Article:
“Arabian Nights” takes the BYU community to the Middle East


Performers from the Department of Theater and Media Arts will present a Middle Eastern experience in their rendition of  “Arabian Nights.”

“Arabian Nights” is the tale of the beautiful bride Scheherazade, who must tell compelling stories of genies, jesters, thieves and kings to save her life and win her husband’s heart. The performance is based on the play by Mary Zimmerman and adapted from “The Book of a Thousand Nights and One Night.”

While it is modeled on Zimmerman’s script, the Theater and Media Arts Department wanted to perform “Arabian Nights” for all audiences, and not just for adults. To further this goal, theater students developed their own stories to include in the production.

“Arabian Nights” is set in a culture many BYU students are unfamiliar with. In order to understand their characters, the performers and director learned about Islamic culture and art.

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Scheherazade tells stories of wazirs, genies, harem slaves, princes, hard-headed boys, and turtles.
“To do a production set in a culture very foreign to the students and to myself, we could either make it up or make it a very educational experience,” said Megan Sanborn Jones, the director of the BYU production of “Arabian Nights.”

The cast and crew welcomed a series of guest artists who helped in understanding the performance more clearly, according to a news release. These artists included award-winning choreographer Banafsheh Sayyad, who instructed them in the Sufi ritual of whirling. Brian Herrera, Rohina Malik and Simon Shaheen were also there to assist in learning about performing a character of another culture as well as the rhythms and tonal patterns of Arabic music.

Though the course of the production, Krystle Perkins, who plays multiple chorus roles in the performance, has learned that Islamic culture is not so different from BYU culture.

“People need to recognize that just because they seem different, (or) dress different, doesn’t mean that they are different,” Perkins said. “They still have the core beliefs that we do.”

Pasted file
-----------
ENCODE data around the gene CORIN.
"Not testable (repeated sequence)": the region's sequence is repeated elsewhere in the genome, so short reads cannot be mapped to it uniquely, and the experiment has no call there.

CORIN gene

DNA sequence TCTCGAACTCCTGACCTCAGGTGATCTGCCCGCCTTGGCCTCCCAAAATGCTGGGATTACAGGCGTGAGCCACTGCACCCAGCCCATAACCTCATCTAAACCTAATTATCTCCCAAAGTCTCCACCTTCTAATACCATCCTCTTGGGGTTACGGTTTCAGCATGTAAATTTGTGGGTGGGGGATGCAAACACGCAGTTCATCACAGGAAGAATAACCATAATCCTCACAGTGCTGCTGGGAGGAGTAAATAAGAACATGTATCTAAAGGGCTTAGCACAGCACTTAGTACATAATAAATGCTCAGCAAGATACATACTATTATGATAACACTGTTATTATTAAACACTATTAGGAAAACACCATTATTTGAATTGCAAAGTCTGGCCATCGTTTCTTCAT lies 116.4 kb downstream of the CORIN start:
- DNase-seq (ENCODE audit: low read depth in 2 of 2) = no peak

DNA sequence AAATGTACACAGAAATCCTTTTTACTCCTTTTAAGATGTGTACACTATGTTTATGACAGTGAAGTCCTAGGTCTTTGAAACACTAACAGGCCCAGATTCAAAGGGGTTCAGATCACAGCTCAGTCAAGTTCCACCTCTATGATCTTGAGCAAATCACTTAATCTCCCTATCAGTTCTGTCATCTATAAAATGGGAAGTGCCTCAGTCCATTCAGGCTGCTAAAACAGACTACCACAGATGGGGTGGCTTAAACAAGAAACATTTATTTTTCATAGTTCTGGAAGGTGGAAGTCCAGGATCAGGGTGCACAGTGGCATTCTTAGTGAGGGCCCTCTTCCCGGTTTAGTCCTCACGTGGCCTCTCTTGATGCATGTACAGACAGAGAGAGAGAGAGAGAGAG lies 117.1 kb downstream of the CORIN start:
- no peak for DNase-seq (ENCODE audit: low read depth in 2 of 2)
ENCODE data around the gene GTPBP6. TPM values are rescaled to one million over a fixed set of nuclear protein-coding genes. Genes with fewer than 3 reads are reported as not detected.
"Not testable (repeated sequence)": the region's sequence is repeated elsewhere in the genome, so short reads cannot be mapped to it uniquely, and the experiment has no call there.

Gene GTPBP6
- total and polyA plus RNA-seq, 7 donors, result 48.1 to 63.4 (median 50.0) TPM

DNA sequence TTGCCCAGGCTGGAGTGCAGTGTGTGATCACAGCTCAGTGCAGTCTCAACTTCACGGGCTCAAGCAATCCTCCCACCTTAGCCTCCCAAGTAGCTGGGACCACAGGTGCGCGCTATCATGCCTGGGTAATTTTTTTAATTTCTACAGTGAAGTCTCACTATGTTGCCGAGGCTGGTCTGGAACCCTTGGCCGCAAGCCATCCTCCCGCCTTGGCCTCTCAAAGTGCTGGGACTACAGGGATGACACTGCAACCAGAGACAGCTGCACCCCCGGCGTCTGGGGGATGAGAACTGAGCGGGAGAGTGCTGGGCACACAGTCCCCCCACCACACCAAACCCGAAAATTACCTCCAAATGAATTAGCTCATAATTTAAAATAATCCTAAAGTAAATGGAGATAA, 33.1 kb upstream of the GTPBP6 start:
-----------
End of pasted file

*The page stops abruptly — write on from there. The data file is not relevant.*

“Arabian Nights” accompanies the large “Beauty and Belief” exhibit in the BYU Museum of Art that also focuses on the art and culture of the Middle East.

In order to make the “Arabian Nights” experience more interactive, the production crew has created an opportunity for the BYU community to submit stories that answer the question, “What story would you tell to save your life?” The crew hopes to collect 101 stories from the community. The best stories will be performed in the HFAC lobby as a “preshow.” Many are still invited to share their stories on byuarabiannights.com. The submissions can be contemporary or stories of the past.

Those interested in learning more about “Arabian Nights” and the culture of the Middle East can register for the free “Lunch ‘n’ Learn” workshop. BYU student “teaching artists” will lead the workshops which will last around 60-minutes with time for participants to eat lunch. The “Lunch ‘n’ Learn” workshops are offered at 12:30 p.m. in the north lobby of the Pardoe Theatre before the May 31 and June 2, 8 and 9 matinees of “Arabian Nights.”

According to Sanborn Jones, “Arabian Nights” can be a deeply edifying experience.

“I think that theater has a possibility to change the world,” she said. “The performance is a means of understanding things in new ways.”

This performance is a way for the community to understand Middle Eastern culture, but it will also teach in an entertaining way.

“This production is fun, funny and smart, and it opens up new knowledge about a culture that we don’t know much about. You can learn about family, humor, love and forgiveness,” Sanborn Jones said.

“Arabian Nights” shows May 24-June 9. Tickets can be purchased at the Fine Arts Ticket Office or byuarts.com/tickets.

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